As if it wasn’t difficult enough, families have felt an enormous strain on homelife and their parenting role in the pandemic.  This has been found to have increased their recognition of the support and benefits they enjoy from ECE.  Without it, many have noticed how their children’s development has been slowed in the areas of socialisation, speech, language and communication, physical development, and self-regulation.  All a result of spending less time with others, fewer stretch-engagements with early years professionals, reduced time outdoors, and engaging in more sedentary activities etc.  There is a developing sense of the right to access, and the critical importance of, the ECE entitlements.  And in parallel parents’ have are building a deeper awareness of the artificial inconsistencies and rules and regulations surrounding its supply, including the already controversial issue of free v. funded v. charged for ECE.  They will, I imagine, continue to challenge these and demand the change we all need.

Local authority early years teams’ support for parents (FIS and brokerage), and providers (business, funding, training) pivoted and was found to have helped.  Well done them.  The critical presenting provider issues were reduced income, increased demand on existing roles and functions (safeguarding, welfare, food, home learning), rising staffing costs and hours, workforce availability, and the risk of reduced Ofsted inspection outcomes. 

Where it has been most effective for providers, it has strengthened relationships and trust between the LA and the local sector.  This was a welcome development for me, having observed an erosion of this relationship in recent years and the LA role has become smaller and more constrained by multiple factors (financial, political, legal).  There was inevitable inconsistency, what some LA areas could easily achieve was an unsurmountable challenge for others.  Unfortunately, providers in some areas were highly critical of what was considered to be a lack of effective support.  We did whatever we could at Hempsall’s to bring LAs together online to freely share our analysis and models of delivery, and for the facilitation of peer support and idea and resource sharing.  We all did what we could.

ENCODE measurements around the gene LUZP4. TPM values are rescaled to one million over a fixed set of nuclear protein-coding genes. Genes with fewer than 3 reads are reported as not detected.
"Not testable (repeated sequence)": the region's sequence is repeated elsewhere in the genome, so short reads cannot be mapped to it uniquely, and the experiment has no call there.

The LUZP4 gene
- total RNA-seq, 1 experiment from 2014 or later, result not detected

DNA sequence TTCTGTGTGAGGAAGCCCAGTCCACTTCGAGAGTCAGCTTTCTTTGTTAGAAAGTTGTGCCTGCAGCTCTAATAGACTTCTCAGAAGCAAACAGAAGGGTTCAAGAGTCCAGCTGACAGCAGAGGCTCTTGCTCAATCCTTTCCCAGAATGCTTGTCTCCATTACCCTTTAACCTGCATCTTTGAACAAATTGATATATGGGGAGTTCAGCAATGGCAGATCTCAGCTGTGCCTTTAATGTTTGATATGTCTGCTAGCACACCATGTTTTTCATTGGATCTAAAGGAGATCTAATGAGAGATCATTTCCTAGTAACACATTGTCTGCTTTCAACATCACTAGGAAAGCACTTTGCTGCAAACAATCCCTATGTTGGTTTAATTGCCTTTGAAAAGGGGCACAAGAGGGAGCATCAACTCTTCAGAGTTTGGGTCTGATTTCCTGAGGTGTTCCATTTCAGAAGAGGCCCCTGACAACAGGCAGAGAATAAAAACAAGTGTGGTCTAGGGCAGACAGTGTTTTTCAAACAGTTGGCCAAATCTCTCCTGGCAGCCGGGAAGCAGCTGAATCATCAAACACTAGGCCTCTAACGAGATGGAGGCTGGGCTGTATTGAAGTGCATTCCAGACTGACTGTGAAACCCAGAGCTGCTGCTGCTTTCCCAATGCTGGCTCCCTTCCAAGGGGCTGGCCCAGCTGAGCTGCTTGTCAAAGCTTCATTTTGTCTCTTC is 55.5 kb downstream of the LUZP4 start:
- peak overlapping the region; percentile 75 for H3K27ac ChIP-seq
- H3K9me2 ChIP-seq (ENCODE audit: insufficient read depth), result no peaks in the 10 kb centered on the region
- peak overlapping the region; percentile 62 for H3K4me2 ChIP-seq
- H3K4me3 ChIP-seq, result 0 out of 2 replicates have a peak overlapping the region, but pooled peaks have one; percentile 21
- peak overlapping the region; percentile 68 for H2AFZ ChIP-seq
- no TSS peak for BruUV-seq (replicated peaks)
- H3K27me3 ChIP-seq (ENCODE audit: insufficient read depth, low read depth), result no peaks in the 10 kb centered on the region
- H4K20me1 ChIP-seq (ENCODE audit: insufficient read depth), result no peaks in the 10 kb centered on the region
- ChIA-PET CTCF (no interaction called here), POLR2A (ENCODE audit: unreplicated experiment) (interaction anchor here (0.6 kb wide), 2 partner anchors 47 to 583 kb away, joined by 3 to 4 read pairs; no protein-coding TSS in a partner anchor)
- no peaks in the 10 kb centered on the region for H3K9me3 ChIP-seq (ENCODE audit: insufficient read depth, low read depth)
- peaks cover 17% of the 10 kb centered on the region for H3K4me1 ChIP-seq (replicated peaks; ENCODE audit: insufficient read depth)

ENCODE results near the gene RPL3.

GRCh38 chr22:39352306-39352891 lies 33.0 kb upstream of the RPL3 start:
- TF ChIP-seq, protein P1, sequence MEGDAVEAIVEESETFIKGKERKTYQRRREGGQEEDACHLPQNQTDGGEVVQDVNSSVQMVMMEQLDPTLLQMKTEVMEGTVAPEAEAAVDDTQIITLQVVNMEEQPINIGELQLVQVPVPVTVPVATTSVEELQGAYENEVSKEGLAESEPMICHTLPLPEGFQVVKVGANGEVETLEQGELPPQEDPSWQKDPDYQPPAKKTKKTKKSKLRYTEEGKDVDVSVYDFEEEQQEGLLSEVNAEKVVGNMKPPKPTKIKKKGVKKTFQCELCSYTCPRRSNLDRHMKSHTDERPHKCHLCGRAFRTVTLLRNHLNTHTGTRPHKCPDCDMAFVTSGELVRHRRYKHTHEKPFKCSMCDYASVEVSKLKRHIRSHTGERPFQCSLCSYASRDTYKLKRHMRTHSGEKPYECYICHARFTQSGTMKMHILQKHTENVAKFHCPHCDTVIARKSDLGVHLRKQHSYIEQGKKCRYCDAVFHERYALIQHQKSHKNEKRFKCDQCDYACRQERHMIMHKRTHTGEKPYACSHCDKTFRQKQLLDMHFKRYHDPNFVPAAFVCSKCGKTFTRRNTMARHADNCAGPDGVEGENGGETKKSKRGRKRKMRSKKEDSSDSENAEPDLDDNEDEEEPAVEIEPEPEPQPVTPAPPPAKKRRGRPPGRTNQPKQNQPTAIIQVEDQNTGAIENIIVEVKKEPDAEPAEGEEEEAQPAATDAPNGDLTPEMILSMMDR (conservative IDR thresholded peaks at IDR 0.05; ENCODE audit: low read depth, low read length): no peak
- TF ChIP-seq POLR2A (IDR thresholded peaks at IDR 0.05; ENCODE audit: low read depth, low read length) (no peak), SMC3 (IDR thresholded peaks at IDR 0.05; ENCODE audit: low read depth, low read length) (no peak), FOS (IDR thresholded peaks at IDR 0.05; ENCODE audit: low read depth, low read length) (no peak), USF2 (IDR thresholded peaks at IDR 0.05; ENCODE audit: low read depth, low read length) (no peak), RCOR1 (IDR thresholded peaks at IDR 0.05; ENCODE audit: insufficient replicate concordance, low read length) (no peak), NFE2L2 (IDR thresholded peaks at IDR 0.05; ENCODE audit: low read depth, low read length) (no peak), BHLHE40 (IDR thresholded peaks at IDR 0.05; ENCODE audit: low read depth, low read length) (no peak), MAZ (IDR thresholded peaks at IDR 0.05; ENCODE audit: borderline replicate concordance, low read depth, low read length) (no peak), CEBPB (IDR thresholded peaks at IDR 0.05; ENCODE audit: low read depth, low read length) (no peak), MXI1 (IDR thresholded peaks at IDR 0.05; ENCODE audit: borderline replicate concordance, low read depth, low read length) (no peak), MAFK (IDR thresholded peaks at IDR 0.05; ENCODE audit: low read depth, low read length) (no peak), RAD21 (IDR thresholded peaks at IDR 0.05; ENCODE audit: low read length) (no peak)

What would the clever next steps be I wonder?  There are three:

  • New strategy and inputs: Naturally, the report asks for more funding.  Let’s rephrase that so it lands better with those that hold the purse-strings:  We need a clearer, simpler model for all ECE, and one that strips out the unhelpful inequity in supply and demand.  We also need to streamline the labyrinth of process that seeks to protect the public purse, but instead deters equal access to a service that can only have best outcomes for children and families.  That can save money, it can redistribute it by spending it in better ways, we will need more funds as well – but we will deliver more for it. 
  • Wider vision and outcomes: I agree that ECE needs to be attached to all of its outcomes, not unnaturally and politically-lazily adhered to one over all the others.  This is a cross government, multiple-outcome strategy for learning and achievement, health, safeguarding and child protection, social care, family/parenting support, tackling cycles of disadvantage, and economic and employment opportunities for children, young people, the workforce and parents.  Some may say ‘levelling up’ in short. 
  • Local leadership and partnership: When it comes to the LA role.  Much (not all) already exists, especially in legal statutory duties.  What is missing is the enablers for them to make this happen.  The resource, funding, and remit that combines to form the energy for achieving results.  There is a need for more in all parts here, including new approaches to working with a sector that has matured considerably over the past 20 years. 

Read the report here: Concern for the inequality gap has increased as children from ethnic minority and disadvantaged backgrounds missed out on “considerably more” early years educat | Family and Childcare Trust